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Robot Detection

The detection of robots is of paramount importance during a match in the Standard Platform League (SPL). A dependable robot recognizer serves as the foundation for numerous other modules within the B-Human codebase, which rely on the representations provided by the robot detector.

In 2023, we overhauled the previous B-Human robot detector developed by B. Poppinga1 due to some identified shortcomings. Specifically, the prior robot detector showed some room for improvement in terms of reliability and reproducibility, which is why we focussed on these areas in particular. Improved reliability was important as the previous detector suffered from occasional false positives and cases where multiple robots were classified as a single one. Reproducibility was also found as an area of concern, as the dataset of the previous robot detector was not persisted. As the training process itself is currently not reproducible and the dataset was not accessible to us, we had to create a new dataset and data pipeline.

A major goal of ours was also implementing robot detection on color images. The previous detector used greyscale images as inputs, but we believed in more accurate performance with the addition of color information.


Our network architecture closely resembles that of the previous detection module (NaoYouSeeMe1). It is a YOLOv2 type network as described in this YOLO paper3. These are convolutional neural networks for bounding box prediction of multiple objects of possible differing categories. In the case of NaoYouSeeMe the classification is omitted and only a single type of object (i.e. NAO robots) - but still multiple instances - can be predicted.

The network architecture uses multiple convolutional layers with ReLU activation interspersed by max-pooling layers, which is the typical structure of many image recognition networks. As the image resolution becomes reduced by the pooling layers the number of image channels increases. This allows the network to preserve information while turning it from pixel values in the input image to a semantic representation (robot or not) in the output.

The bounding box prediction utilizes anchor boxes, a concept first introduced in Faster R-CNN4. The idea is to avoid having the network predict actual bounding box coordinates and instead predict only an offset to a fixed reference. To this end, a fixed set of predefined bounding box sizes - the anchor boxes - is used on each output pixel of the network. For each combination of output pixel and anchor box, there need to be five values in the output:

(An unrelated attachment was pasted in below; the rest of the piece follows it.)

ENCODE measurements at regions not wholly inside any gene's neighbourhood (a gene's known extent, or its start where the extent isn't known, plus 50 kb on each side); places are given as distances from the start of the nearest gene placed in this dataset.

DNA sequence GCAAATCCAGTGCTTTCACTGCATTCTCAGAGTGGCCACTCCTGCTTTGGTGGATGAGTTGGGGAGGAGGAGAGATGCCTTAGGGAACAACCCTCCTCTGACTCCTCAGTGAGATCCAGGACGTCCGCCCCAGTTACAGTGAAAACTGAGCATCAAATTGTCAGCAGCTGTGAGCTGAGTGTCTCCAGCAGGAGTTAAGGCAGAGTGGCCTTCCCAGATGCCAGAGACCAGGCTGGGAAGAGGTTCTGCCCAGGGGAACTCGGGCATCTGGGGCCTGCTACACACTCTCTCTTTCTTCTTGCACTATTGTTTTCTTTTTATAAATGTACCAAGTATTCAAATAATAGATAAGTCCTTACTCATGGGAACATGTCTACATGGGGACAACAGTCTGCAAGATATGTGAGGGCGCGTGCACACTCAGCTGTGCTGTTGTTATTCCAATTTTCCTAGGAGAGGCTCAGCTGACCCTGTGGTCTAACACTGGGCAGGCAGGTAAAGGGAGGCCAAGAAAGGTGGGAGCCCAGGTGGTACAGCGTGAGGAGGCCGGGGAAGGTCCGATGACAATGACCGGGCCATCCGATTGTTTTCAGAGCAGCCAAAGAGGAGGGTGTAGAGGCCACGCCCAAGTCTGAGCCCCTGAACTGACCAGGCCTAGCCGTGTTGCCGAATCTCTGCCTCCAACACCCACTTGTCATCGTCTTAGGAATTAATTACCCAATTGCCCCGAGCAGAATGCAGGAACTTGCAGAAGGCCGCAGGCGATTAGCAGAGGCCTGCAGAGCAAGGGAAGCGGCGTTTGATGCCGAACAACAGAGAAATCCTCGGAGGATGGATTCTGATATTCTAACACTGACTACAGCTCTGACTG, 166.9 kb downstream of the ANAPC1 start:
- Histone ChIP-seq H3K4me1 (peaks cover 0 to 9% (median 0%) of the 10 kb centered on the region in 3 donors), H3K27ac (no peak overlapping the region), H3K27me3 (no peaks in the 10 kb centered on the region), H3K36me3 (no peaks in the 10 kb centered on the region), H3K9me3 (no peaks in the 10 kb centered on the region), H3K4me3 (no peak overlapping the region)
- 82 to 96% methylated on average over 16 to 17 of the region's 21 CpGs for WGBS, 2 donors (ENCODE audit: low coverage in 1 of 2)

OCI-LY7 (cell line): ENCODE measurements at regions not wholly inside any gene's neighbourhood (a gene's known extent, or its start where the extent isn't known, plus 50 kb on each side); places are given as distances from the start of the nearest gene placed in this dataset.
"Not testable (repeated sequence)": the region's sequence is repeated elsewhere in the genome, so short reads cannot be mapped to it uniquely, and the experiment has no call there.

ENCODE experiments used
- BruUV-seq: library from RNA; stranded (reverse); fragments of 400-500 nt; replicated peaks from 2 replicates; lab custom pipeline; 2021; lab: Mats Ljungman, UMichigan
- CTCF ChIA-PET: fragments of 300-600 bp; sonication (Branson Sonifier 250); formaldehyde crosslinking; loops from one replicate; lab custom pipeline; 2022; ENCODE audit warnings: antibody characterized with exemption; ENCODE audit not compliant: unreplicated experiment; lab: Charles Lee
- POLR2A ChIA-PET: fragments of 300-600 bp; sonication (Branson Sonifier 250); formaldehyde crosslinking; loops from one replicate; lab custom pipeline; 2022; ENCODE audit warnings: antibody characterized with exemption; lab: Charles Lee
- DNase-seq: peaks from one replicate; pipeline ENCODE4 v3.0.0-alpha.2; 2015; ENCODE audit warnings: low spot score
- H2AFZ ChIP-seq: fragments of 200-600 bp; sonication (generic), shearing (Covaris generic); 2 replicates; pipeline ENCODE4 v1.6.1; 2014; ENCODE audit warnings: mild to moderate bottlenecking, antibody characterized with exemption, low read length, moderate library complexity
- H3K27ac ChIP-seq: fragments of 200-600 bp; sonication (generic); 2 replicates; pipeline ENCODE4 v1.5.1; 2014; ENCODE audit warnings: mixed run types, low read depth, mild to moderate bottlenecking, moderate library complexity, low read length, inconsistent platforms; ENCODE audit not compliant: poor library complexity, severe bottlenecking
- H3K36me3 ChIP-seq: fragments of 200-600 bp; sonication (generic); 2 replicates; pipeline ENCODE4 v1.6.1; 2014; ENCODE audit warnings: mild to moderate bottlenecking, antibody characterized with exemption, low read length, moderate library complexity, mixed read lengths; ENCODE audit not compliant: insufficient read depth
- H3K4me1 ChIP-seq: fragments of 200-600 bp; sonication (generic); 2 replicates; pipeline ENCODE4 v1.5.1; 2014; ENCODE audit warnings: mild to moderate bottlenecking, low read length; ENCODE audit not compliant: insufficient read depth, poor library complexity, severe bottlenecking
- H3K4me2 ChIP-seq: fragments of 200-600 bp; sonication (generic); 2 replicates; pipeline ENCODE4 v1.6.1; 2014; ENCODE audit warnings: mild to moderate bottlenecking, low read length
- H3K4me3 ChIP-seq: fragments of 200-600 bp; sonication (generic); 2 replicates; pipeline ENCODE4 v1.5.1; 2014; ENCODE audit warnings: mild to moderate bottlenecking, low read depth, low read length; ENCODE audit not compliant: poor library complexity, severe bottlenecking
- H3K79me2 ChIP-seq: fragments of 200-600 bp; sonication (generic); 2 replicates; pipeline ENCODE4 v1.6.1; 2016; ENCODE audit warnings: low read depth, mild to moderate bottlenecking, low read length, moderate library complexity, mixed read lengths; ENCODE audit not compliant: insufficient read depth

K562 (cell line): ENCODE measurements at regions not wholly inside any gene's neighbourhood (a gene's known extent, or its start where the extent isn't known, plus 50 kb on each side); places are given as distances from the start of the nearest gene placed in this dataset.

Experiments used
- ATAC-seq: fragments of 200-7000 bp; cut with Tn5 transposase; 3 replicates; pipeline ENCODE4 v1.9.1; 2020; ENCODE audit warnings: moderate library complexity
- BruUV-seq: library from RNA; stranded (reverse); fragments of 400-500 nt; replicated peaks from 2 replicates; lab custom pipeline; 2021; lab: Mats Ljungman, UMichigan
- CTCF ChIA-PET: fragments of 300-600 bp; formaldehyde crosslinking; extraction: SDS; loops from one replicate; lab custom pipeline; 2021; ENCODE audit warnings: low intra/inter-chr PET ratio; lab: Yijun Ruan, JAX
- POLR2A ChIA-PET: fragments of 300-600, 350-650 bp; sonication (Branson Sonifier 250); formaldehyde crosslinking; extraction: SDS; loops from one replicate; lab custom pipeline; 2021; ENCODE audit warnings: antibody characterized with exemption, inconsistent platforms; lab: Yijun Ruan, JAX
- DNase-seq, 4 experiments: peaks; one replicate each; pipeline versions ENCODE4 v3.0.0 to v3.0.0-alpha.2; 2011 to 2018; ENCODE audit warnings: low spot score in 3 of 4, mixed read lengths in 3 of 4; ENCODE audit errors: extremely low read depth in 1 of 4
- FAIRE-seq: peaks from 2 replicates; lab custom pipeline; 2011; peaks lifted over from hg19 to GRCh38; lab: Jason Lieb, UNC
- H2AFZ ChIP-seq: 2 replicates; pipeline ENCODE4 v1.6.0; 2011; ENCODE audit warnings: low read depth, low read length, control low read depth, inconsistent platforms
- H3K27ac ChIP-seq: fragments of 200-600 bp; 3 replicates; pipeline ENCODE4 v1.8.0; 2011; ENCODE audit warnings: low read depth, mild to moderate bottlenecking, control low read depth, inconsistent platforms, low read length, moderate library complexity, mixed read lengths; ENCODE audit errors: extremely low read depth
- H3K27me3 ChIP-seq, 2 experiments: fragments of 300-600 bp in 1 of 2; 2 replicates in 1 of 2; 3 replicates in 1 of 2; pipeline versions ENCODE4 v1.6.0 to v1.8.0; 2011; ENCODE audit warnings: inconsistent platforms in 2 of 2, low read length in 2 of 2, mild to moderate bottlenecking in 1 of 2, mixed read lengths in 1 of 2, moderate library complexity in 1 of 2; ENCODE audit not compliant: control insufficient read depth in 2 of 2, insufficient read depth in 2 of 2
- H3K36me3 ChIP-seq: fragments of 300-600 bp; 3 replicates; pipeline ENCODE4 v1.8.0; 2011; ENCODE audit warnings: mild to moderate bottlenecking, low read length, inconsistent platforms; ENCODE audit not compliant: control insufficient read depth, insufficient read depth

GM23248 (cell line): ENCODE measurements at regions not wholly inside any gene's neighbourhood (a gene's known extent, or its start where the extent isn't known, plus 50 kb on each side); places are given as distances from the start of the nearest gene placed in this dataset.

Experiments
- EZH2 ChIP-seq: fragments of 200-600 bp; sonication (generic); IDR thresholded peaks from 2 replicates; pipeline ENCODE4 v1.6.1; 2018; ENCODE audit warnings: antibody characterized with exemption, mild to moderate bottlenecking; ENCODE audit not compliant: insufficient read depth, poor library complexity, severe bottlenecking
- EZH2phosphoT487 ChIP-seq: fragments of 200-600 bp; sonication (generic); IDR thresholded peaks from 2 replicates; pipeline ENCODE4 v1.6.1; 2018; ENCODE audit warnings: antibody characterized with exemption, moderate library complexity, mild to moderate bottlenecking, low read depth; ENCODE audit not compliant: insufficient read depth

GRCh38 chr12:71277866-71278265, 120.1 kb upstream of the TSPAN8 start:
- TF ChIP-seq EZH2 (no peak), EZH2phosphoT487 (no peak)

• a confidence/objectness value, that decides whether the anchor box is used at all
  • left/right and up/down positional offsets
  • height and width scaling factors
  • optionally, additional output values can be added, to predict a class or other features of the detected object NaoYouSeeMe incorporates this directly into the network, with a convolutional layer with sigmoid activation as the output layer.

The loss function used in training needs to be comprised of three parts:

  • a confidence/objectness loss
  • a localization loss
  • a classification loss, if object classes are predicted

The confidence loss is only about whether there is an object in an output cell or not. As described in the YOLO paper2 most output cells don't contain objects to be predicted. Therefore the loss value of false positive detections needs to be lower than the loss value for false negatives. Otherwise, the result could be a network that refuses to predict any objects at all.

The localization loss explains how well the predicted bounding boxes align with the bounding boxes from the ground truth. It also only penalizes bounding box location error if that predictor is responsible for the ground truth box. YOLOv1 uses the errors on the individual coordinates for this, with squared error for position and squared error of the square-roots for the size, to put higher emphasis on accurate size predictions of large objects than size predictions of small objects2. The approach for the NaoYouSeeMe network is to use the Intersection over Union between prediction and ground truth as a measure of locational accuracy. Intersection over Union means dividing the area where the predicted and the ground truth box overlap (Intersection) by the total area they cover (Union).

The classification loss is needed when the network also has to predict class labels. As with the localization loss, it may only take effect for output cells where there is an object present in the ground truth.

The final loss function is then a weighted sum of all three parts.


For our dataset, we used images from the SPL Team Nao Devils5 which is associated with the TU Dortmund as well as images extracted from the logs of our own test games and competitive matches. Images from the Nao Devils team were accessed via the open-source labeling platform ImageTagger6.